#2) Look through job postings, make word clouds of similar descriptions, and notice patterns of keywords.
Then, take these ideas and peruse through job descriptions on LinkedIn or Indeed to see what’s out there. Narrow your search down to a few different job titles, and then find 4-5 postings for each.
Copy-and-paste these job descriptions into a word cloud generator (but skip the company information sections) and analyze what comes up. Yes, there will be a lot of words like “experience,” but ignore those. I’m talking about relevant keywords here like skills and certifications.
For example, here are two word clouds I created for “IT Support Specialist” and “IT Network Architect.”
#3) The categories that have distinct, prominent keywords are your buckets.
The two jobs above would both be considered “IT” jobs, but as you can see, their typical job descriptions feature pretty different keywords. This means they would be good candidates for distinct buckets with their own resumes!
You may also discover the opposite: different job titles you’re looking at have similar descriptions. If so, they could fit into the same bucket.
Create as many buckets as you need for each area you’re applying to, whether that’s five or just two. You’re in charge here, and you know what number of resume templates will help you the most.
What should the differences be between each resume?
Finally, what should each of these different resumes look like?
First, don’t pass up on this opportunity to shorten your resume and increase your chances. If you’ve been lugging around a cumbersome 3-page resume to apply for multiple jobs with your varied experience, now is your chance to create a few 1-page versions that will get read all the way through!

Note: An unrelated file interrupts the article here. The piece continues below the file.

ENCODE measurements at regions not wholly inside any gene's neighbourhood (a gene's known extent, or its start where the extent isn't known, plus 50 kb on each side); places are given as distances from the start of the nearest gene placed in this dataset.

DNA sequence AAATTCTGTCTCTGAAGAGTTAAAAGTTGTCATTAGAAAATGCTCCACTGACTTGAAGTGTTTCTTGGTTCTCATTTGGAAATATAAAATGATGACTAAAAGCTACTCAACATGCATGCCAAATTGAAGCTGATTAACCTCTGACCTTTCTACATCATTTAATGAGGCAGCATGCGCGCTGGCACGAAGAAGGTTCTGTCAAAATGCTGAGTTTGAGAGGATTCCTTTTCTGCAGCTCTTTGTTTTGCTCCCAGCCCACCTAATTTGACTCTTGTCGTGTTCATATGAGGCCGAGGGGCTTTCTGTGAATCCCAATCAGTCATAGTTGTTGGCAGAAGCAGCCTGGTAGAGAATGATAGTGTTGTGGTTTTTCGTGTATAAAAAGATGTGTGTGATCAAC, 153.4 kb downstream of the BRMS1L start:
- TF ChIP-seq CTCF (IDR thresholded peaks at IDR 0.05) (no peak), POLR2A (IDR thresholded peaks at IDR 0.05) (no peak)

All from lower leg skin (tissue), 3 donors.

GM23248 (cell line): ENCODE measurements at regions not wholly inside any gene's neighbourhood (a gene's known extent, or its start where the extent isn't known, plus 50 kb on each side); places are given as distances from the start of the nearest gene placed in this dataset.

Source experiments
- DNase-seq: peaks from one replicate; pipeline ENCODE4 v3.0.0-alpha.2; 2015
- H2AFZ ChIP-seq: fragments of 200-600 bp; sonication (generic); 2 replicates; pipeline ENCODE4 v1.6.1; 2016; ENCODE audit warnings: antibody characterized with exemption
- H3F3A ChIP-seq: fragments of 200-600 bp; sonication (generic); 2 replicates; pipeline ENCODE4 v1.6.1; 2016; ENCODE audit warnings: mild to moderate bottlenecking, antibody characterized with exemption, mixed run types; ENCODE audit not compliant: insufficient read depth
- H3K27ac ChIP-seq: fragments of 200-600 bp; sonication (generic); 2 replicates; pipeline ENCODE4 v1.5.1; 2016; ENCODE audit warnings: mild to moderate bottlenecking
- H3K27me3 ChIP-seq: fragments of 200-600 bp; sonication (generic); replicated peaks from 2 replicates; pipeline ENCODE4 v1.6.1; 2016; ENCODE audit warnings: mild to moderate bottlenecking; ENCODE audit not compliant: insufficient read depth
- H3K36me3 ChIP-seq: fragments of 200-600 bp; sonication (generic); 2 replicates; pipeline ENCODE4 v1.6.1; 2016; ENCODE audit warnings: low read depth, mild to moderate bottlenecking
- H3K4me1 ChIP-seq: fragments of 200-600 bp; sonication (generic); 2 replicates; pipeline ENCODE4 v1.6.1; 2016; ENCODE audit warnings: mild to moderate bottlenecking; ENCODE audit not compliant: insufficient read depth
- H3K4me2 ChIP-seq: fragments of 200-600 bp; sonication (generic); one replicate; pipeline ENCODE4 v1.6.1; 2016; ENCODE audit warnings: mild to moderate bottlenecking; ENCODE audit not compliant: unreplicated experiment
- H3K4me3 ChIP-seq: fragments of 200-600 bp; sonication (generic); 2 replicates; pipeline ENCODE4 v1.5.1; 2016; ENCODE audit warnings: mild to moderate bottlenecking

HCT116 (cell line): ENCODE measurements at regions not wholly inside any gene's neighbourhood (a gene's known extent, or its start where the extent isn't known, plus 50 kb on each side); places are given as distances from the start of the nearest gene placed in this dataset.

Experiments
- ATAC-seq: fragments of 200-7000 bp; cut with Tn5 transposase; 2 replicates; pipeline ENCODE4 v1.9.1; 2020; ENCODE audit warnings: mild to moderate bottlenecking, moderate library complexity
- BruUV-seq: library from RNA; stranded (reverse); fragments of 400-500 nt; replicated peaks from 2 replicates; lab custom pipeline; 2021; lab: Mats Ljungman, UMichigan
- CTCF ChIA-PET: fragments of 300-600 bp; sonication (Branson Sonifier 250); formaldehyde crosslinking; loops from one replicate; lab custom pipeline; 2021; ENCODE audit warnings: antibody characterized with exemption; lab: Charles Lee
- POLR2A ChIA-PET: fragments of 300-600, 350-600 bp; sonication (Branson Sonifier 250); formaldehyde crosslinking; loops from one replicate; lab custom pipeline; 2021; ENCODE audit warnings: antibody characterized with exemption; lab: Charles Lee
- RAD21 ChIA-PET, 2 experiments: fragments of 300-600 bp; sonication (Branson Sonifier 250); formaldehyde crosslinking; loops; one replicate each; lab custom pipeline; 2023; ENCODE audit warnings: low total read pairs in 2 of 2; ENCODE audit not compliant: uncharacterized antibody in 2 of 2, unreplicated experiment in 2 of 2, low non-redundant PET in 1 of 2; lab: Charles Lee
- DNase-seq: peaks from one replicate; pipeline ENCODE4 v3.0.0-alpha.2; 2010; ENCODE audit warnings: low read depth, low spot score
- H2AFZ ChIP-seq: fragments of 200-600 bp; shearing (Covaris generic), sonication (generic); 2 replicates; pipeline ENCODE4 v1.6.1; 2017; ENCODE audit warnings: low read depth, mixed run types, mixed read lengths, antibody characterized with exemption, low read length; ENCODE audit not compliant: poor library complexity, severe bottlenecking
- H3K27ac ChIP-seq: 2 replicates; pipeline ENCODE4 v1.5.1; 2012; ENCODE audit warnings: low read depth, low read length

Next, adjust your Summary on Qualifications on each resume to highlight the skills you’re bringing to that type of job. Use this short paragraph to brand yourself as primarily an editor, a writer, or a social media manager for those distinct buckets.
Also, cut and/or add bullets from each of your professional experiences to showcase your specialization for the bucket. This is what my job would look like for my social media manager bucket vs. my content writer bucket:
Save the detailed tailoring for the job level. With your main accomplishments pre-set in your bucket, you can quickly swap out position-specific keywords like certifications, software, and locations from job to job.
This might take a while, I know. But by dedicating a couple hours to create buckets, tailoring your resume will go from an hour for each job down to ten minutes.
One Final Tip to Apply to Multiple Jobs at Once
We hope you found our super-secret, high-tech method of applying to multiple jobs at once helpful. Since we shared our confidential bucket technology with you, will you indulge us by listening to one more proposal?
We know writing a job-winning resume can be tough, especially now that we’ve given you more homework. That’s why we’ll do it for you.
At Let’s Eat, Grandma, our business writing experts won’t just write you a new resume — we’ll throw in a second version of your resume at a lower price. That’s two whole buckets out of the way for you.
Plus, if you decide to work with us and refer a friend, they’ll get $50 off and you’ll get that second version for free once they make the purchase. Two buckets for the price of one? That’s a deal your grandma would be proud of.
Not sure where to start, or have some questions about our service? Send in your resume for a free Career Score on our homepage, or get in touch with us directly here.
Happy job hunting!
Let’s Eat, Grandma